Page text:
-  You may listen to Blues March for Europe (The Jazz Messengers, Au Club Saint Germain), or consult Albert Ayler discography
-  While Art Blakey strongly contested this lineage, and while indeed the African roots of Jazz are difficult to clearly identify, a number of jazzmen looked into traditional music (including, but not limited to, African music) and incorporated it into their experimentations - you may give a try to this Don Cherry album, or to Archie Shepp work for Actuel
-  in the meaning Thelonious Monk's music is not (only) bebop
-  See De La Soul and A Tribe Called Quest among others
- You may additionally read the excellent and extensive Jazz article at WikiPedia
Stating that something is not jazz is possibly the most insulting comment one can make about a jazz musician's work.
Strangely enough, these who used it to disregard one of these new evolutions were in their time pioneers, and suffered themselves from such disdain :).
If applied to some music it may means that it swings and/or that one of the musicians is able to blow out more than two notes from his instrument.
While the use of drugs of course is not specific to jazz, booze and heroin made a number of victims among the most fragile and talented musicians of the century.
If artists from other music genres may have implied that heroin/LSD/booze was hip and/or helped inspiration, jazz musicians were globally less hypocrits about this, and the distress of people leading a hard-life and suffering from bad social conditions is certainly the one and only reason they had to destroy themselves.
It's also a fact that you can't play jazz trumpet properly without teeth (and you can't decently play anything being high), while these minor inconveniences of course don't prevent you from entering the pop charts.
- It's rumored that Charlie Parker sank its heroin addiction into large quantities of scotch...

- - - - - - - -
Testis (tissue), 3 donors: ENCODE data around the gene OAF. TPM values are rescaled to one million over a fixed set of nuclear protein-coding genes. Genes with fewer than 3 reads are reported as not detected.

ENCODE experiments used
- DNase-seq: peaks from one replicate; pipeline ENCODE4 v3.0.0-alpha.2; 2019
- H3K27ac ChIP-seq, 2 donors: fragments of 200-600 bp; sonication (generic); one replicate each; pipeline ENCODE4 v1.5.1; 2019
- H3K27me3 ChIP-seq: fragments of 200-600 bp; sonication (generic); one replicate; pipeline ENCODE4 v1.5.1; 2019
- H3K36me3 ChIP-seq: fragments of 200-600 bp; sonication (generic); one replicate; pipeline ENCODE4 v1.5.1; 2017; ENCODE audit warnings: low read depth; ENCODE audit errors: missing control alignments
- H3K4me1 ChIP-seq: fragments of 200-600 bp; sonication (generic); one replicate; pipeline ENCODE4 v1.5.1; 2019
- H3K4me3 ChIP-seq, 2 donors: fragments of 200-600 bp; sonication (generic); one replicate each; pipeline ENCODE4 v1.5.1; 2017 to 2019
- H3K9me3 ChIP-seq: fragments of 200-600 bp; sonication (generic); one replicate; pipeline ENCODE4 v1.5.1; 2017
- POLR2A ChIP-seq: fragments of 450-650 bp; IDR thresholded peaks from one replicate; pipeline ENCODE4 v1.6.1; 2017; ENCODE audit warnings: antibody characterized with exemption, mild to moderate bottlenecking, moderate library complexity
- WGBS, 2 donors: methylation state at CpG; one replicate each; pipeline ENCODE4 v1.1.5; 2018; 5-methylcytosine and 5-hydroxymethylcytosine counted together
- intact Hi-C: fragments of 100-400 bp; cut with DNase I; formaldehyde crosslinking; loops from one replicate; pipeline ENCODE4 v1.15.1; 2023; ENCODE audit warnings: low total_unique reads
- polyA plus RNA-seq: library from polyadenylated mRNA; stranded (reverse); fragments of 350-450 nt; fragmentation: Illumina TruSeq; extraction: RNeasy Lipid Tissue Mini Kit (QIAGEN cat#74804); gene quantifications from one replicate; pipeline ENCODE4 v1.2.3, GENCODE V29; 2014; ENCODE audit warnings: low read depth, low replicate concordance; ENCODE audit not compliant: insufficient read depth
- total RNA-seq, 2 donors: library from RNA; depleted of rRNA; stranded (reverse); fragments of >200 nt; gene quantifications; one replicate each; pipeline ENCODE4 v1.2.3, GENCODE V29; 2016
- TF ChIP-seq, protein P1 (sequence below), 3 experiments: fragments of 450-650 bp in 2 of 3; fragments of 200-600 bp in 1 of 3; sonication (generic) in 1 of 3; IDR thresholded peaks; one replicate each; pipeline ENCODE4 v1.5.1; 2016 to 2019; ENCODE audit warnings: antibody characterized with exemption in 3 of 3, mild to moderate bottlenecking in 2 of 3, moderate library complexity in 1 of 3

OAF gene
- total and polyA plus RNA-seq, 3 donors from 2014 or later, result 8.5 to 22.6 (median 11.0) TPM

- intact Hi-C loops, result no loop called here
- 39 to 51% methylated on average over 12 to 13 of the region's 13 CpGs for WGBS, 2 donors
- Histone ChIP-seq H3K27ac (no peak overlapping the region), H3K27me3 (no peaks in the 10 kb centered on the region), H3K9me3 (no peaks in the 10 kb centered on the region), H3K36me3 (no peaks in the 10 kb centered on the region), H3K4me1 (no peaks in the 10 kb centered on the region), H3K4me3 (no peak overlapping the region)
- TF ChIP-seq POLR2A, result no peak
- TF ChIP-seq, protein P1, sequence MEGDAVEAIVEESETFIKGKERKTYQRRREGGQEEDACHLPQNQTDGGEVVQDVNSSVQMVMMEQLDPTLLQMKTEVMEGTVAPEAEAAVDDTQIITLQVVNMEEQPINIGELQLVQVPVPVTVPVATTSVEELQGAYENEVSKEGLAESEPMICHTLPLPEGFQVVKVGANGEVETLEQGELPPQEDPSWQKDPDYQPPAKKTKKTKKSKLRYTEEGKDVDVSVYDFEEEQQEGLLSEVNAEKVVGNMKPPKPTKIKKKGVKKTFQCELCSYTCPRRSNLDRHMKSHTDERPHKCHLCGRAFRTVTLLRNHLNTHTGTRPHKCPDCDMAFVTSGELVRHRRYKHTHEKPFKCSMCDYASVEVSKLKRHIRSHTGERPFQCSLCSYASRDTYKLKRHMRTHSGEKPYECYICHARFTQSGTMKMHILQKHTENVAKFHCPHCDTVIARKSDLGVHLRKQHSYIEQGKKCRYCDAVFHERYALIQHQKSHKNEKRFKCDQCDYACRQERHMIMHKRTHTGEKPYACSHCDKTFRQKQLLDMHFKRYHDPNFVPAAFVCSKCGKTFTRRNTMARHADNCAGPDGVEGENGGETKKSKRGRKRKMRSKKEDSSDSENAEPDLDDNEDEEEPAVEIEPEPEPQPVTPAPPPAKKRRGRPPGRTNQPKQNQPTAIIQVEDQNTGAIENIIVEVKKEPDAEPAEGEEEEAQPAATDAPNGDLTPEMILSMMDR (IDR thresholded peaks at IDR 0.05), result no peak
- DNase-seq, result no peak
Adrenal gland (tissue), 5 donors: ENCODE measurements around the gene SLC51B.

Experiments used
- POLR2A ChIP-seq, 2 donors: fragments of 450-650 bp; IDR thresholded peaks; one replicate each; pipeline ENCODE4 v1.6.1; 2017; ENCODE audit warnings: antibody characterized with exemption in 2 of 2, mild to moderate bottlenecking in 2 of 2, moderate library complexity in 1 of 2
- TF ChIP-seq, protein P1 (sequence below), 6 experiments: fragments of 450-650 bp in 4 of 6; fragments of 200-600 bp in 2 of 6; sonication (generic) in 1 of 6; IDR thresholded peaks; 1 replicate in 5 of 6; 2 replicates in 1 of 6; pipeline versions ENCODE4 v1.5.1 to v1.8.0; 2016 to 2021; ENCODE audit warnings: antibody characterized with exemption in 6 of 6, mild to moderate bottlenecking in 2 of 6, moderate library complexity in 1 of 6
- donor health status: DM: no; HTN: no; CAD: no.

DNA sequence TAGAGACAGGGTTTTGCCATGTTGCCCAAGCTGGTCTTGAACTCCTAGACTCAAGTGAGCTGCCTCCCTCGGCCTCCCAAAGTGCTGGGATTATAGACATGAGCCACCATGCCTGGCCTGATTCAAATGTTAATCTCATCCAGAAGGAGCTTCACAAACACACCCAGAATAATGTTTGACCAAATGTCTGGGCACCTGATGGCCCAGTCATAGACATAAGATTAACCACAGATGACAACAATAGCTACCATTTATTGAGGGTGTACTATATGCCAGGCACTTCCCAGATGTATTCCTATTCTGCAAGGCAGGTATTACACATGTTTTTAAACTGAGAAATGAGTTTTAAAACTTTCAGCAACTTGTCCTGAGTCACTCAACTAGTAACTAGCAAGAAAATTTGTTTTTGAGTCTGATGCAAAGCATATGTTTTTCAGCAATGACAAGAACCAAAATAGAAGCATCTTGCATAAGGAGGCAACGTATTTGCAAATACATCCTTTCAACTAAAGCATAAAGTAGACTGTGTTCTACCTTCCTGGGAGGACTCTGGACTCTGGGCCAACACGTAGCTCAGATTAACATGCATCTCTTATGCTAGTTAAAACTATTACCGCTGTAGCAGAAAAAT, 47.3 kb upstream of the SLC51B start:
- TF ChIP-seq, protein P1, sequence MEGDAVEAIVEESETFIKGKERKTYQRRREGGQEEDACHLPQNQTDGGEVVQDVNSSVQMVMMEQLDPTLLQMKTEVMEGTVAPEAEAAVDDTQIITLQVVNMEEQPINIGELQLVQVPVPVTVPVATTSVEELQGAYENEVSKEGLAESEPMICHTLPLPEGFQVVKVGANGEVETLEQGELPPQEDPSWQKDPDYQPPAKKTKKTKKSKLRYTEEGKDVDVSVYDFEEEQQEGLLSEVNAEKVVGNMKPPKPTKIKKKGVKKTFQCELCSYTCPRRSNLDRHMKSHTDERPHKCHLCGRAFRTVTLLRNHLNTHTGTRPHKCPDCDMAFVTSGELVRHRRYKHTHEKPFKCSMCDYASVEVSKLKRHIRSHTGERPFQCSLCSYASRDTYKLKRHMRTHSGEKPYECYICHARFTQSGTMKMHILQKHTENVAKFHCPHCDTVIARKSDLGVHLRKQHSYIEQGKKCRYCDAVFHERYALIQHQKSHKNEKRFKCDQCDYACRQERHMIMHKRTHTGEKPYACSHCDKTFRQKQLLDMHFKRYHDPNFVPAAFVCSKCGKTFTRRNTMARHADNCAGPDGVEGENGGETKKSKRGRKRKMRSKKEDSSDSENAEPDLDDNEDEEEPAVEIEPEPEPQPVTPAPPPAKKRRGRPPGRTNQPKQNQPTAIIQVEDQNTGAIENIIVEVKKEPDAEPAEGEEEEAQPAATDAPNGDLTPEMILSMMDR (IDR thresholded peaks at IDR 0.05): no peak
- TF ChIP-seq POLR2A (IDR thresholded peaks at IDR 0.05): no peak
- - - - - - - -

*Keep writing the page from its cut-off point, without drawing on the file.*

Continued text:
- The reason for which Jackie McLean recorded so much studio albums is that he was verboten to play in clubs (consequence of a judgment for drug possession). He eventually drop his addiction thanks to a gigantic kick in the butt given by his friend Charles Mingus
- Prestige was nicknamed the "Junkies Label", although this may have applied also to all the other labels, given at that time drug consumption was really widespread
- Rahsaan Roland Kirk, later during the 70s, was known (you can verify that on video tapes) to share his stuff with its public, and asked, as a last will, to be cremated and smoked by beautiful people in the hope they will get something out of it
- It has been rumored that the mysterious death of Albert Ayler was linked to his brother drug problems
- Gene Ammons served a nine years long prison time for drug possession, an extremely severe sentence to "make an example"
- "Fats" Navarro wasn't fat anymore at the time of his tragic death, at 26 years old
- No one knows what stuff exactly Sun Ra absorbed, but it must have came from space
Today, there remains mainly the "four big ones" and "the little one", which during the 70s-80s bought all dormant catalogs and (at least partly) reissued them.
For more detailed information, consult our labels pages.
Pure Genius of Jazz
Stride is a special piano technic relying on the use of the left hand as a rhythmic "instrument". It has probably been introduced at the dawn of the 20th century.
Technically, the left hand should play a four-beat sequence alternating two bass notes and two chords, while the right hand plays the melodic lines.
It is a quite difficult technic.
You may read the extensive Wikipedia article about it.